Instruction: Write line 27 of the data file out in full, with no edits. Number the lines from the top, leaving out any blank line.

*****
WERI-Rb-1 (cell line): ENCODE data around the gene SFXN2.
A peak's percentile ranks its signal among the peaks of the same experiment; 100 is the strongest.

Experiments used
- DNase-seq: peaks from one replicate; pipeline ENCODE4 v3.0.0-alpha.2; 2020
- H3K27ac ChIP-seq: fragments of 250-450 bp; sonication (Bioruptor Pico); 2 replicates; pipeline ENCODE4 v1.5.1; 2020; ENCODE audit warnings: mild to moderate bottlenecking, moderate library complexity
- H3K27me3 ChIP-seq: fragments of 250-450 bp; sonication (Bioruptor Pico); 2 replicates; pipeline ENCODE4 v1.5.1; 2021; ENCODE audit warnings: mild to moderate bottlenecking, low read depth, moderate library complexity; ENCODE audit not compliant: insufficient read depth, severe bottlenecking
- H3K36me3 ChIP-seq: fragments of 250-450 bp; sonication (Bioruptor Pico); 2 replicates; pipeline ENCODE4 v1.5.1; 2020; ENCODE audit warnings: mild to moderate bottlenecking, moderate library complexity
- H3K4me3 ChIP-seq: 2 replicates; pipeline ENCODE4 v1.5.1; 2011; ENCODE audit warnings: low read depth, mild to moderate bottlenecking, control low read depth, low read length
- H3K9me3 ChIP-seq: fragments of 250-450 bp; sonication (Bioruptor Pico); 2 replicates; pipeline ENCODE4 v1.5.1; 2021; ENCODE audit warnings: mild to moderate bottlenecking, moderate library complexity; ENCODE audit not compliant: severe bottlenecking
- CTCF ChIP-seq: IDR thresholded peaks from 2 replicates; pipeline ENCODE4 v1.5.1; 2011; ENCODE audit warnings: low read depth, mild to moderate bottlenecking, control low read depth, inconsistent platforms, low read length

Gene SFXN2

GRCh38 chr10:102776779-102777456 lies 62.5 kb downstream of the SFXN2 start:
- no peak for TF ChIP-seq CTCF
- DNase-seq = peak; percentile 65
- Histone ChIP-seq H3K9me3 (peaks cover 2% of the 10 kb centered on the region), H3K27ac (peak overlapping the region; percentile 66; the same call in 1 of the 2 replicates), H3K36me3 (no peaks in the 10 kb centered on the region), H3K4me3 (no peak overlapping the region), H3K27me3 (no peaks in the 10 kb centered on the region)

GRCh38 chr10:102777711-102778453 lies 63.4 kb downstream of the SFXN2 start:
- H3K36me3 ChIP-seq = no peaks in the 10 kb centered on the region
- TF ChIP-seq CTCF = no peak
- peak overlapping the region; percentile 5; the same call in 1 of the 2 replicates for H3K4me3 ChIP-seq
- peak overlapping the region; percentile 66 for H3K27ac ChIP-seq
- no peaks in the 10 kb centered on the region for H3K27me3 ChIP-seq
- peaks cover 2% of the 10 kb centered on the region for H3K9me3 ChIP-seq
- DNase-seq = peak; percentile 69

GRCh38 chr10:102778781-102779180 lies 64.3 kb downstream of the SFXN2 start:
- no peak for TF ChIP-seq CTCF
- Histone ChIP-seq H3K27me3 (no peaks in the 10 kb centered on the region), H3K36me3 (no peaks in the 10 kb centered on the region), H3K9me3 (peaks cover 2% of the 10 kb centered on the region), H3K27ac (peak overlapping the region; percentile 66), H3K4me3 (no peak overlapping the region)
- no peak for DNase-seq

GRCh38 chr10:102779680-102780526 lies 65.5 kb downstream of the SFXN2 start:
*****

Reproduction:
- no peak for DNase-seq